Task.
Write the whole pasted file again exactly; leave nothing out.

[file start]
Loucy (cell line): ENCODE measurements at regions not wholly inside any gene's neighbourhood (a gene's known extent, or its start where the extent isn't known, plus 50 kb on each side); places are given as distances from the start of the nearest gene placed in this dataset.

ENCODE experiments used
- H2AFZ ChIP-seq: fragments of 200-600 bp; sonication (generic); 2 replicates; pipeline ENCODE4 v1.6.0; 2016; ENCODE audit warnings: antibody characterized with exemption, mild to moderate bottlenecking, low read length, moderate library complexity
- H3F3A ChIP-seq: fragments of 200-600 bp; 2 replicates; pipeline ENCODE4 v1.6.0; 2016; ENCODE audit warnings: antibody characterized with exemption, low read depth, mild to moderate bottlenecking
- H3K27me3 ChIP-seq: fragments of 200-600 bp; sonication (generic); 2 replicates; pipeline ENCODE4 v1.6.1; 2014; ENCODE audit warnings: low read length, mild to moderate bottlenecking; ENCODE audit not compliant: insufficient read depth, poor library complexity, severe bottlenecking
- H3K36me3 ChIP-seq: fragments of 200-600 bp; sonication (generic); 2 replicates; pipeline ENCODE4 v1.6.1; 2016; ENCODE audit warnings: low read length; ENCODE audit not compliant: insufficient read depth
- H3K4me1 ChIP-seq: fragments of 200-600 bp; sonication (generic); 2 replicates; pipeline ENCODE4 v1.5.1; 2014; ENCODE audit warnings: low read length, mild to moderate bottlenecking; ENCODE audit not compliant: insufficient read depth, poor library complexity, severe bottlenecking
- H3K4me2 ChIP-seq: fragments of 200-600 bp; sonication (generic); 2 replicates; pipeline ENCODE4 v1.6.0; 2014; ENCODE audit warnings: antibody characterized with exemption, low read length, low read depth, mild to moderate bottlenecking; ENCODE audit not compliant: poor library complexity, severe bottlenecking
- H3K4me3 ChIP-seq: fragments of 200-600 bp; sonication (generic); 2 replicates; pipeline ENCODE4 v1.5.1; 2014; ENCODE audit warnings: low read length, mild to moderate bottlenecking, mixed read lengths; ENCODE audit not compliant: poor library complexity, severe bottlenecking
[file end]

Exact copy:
Loucy (cell line): ENCODE measurements at regions not wholly inside any gene's neighbourhood (a gene's known extent, or its start where the extent isn't known, plus 50 kb on each side); places are given as distances from the start of the nearest gene placed in this dataset.

ENCODE experiments used
- H2AFZ ChIP-seq: fragments of 200-600 bp; sonication (generic); 2 replicates; pipeline ENCODE4 v1.6.0; 2016; ENCODE audit warnings: antibody characterized with exemption, mild to moderate bottlenecking, low read length, moderate library complexity
- H3F3A ChIP-seq: fragments of 200-600 bp; 2 replicates; pipeline ENCODE4 v1.6.0; 2016; ENCODE audit warnings: antibody characterized with exemption, low read depth, mild to moderate bottlenecking
- H3K27me3 ChIP-seq: fragments of 200-600 bp; sonication (generic); 2 replicates; pipeline ENCODE4 v1.6.1; 2014; ENCODE audit warnings: low read length, mild to moderate bottlenecking; ENCODE audit not compliant: insufficient read depth, poor library complexity, severe bottlenecking
- H3K36me3 ChIP-seq: fragments of 200-600 bp; sonication (generic); 2 replicates; pipeline ENCODE4 v1.6.1; 2016; ENCODE audit warnings: low read length; ENCODE audit not compliant: insufficient read depth
- H3K4me1 ChIP-seq: fragments of 200-600 bp; sonication (generic); 2 replicates; pipeline ENCODE4 v1.5.1; 2014; ENCODE audit warnings: low read length, mild to moderate bottlenecking; ENCODE audit not compliant: insufficient read depth, poor library complexity, severe bottlenecking
- H3K4me2 ChIP-seq: fragments of 200-600 bp; sonication (generic); 2 replicates; pipeline ENCODE4 v1.6.0; 2014; ENCODE audit warnings: antibody characterized with exemption, low read length, low read depth, mild to moderate bottlenecking; ENCODE audit not compliant: poor library complexity, severe bottlenecking
- H3K4me3 ChIP-seq: fragments of 200-600 bp; sonication (generic); 2 replicates; pipeline ENCODE4 v1.5.1; 2014; ENCODE audit warnings: low read length, mild to moderate bottlenecking, mixed read lengths; ENCODE audit not compliant: poor library complexity, severe bottlenecking